Today's liberal wants everything for everyone, except the wealthy and successful. Attack ads. target capital gains low tax rates - remember, most of us don't have pensions, our investments have poofed, real estate values are a joke, and they appeal to voters with chants of "tax the wealthy" - conveniently dodging that they will also more than likely rape the savings of that very same baby boomer that is now retiring, and/or rape whatever pittance of an inheritance they might leave to some of us.

Today's liberal campaigned as a moderate, and a consortium builder, but clearly is not. They pledged transparency, and hide behind executive privilege. They pledged they would hold public hearings and debate a comprehensive healthcare reform, instead they passed a bill that nobody read that significantly increased the opportunity for waste and corruption through bigger Government, and really did little in terms of 'reform'. (ok, 26 year olds can stay on their parent's insurance, and pre-existing condition clauses are now more fair - do we really need a new huge agency, trillions of dollars, and nearly 3,000 pages of legislation soon to be followed by tens of thousands of pages of administrative law to implement those minor points?)

Perhaps some of us can't remember the good that can come from a common goal because it's been decades since either side truly sought to unite people.

Tax rates are, as Bruce pointed out at historic lows, however, the exponential exact opposite is true with regard to Government influence and regulations.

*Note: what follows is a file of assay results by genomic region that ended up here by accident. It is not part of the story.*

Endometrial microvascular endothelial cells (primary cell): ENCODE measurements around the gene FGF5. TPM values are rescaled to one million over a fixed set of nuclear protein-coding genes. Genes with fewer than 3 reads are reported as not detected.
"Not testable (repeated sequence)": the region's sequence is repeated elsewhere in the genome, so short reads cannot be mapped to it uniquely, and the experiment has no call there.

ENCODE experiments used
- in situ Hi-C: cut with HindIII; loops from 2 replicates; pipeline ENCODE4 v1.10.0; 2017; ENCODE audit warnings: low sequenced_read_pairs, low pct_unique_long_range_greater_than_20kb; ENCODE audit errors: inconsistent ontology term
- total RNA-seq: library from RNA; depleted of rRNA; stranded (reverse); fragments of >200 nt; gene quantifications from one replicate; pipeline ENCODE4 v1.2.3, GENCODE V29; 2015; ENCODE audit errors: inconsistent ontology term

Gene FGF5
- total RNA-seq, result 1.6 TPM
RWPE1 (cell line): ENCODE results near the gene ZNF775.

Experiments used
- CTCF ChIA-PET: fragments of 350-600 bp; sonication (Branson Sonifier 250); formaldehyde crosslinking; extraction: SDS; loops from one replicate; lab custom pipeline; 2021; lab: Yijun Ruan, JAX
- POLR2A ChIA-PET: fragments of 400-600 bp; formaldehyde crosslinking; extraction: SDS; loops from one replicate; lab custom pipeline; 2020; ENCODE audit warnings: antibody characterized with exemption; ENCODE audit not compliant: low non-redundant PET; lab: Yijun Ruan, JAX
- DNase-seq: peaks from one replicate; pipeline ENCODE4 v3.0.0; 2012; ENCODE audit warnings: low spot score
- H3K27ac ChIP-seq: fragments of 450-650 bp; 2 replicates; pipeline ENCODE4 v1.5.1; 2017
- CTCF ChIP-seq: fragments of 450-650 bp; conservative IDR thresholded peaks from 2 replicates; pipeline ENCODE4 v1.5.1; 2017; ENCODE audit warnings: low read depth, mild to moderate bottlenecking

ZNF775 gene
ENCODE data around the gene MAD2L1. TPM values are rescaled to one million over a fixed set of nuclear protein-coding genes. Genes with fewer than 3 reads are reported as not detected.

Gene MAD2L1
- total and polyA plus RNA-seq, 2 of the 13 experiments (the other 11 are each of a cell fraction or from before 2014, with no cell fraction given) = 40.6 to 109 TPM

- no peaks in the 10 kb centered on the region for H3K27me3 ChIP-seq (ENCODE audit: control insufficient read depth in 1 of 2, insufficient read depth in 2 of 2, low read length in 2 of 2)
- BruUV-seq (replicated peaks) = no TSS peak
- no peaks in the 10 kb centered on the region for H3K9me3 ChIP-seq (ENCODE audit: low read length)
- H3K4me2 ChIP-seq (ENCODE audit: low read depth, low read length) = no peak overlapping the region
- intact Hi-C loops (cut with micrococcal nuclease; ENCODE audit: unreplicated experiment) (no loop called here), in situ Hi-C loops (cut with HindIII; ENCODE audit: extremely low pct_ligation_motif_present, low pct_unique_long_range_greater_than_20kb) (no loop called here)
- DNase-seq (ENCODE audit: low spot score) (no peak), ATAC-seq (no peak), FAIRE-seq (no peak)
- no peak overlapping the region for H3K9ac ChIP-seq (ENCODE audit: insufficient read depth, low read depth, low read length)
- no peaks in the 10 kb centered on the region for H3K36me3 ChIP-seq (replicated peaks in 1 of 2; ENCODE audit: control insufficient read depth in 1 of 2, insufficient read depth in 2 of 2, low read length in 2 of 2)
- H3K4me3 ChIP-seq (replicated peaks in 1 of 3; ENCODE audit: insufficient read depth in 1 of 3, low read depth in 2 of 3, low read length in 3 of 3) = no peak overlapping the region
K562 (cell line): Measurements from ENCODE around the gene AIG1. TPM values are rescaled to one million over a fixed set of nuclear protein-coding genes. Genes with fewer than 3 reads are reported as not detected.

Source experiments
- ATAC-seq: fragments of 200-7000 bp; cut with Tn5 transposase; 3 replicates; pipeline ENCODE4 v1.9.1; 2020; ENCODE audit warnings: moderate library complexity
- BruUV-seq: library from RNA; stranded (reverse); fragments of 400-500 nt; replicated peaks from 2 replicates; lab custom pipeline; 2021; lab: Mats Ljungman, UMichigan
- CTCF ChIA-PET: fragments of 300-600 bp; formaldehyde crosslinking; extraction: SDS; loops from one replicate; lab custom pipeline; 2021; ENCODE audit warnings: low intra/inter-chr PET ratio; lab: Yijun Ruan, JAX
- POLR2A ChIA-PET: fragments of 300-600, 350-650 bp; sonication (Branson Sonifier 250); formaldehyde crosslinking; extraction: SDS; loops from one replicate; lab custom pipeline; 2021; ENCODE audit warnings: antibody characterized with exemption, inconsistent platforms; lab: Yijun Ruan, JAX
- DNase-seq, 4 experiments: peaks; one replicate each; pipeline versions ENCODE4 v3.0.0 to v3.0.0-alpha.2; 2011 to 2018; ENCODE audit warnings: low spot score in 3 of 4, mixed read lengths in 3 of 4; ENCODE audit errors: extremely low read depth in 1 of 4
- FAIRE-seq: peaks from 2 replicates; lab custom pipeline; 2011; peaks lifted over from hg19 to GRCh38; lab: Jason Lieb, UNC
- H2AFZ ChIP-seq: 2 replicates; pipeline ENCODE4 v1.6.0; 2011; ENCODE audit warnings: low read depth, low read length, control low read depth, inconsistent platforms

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Old July 16th, 2012, 06:35 PM   #55
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Actually, all good questions. I think taxes need to be raised because they are near all time lows. Spending should also be cut. As this chart shows http://en.wikipedia.org/wiki/File:Re...993_-_2008.png We are currently in a situation where taxes are low and expenditures are high. Both need adjustment so we don’t end up bankrupt.
we already are bankrupt - long ago we passed sustainable.
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Old July 16th, 2012, 06:43 PM   #56
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Correction...

None of this is paid for by Government. Its paid for by the taxpayers. Suggesting that we owe something to the Government for building something we paid for is asinine.
That could possibly be the best thing that has ever been posted on this website.
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Old July 16th, 2012, 07:57 PM   #57
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Here's the missed point: